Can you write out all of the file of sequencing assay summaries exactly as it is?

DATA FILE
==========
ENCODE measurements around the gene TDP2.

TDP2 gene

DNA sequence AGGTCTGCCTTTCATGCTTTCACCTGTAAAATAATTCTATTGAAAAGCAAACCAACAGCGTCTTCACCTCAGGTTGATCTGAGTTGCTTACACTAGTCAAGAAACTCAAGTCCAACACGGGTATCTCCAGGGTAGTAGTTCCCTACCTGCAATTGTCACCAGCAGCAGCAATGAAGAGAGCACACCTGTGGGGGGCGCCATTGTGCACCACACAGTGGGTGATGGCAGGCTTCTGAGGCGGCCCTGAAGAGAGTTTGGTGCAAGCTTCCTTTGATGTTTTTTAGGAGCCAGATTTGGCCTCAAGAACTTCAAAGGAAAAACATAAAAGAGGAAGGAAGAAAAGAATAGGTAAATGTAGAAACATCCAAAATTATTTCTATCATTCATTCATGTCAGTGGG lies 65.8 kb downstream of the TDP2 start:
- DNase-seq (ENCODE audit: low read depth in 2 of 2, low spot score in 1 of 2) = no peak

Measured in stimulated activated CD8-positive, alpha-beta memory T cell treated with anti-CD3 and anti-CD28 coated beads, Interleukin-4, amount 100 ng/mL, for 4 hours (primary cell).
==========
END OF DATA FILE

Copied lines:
ENCODE measurements around the gene TDP2.

TDP2 gene

DNA sequence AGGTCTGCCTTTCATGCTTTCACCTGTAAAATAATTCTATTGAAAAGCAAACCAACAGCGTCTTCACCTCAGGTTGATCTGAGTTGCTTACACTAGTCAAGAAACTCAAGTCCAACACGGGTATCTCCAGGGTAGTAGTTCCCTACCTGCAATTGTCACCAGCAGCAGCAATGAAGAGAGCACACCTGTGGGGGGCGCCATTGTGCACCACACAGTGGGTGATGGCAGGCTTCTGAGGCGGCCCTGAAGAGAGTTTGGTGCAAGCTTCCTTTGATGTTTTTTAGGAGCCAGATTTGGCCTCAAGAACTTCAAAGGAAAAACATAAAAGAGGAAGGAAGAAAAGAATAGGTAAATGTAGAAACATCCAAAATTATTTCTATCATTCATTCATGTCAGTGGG lies 65.8 kb downstream of the TDP2 start:
- DNase-seq (ENCODE audit: low read depth in 2 of 2, low spot score in 1 of 2) = no peak

Measured in stimulated activated CD8-positive, alpha-beta memory T cell treated with anti-CD3 and anti-CD28 coated beads, Interleukin-4, amount 100 ng/mL, for 4 hours (primary cell).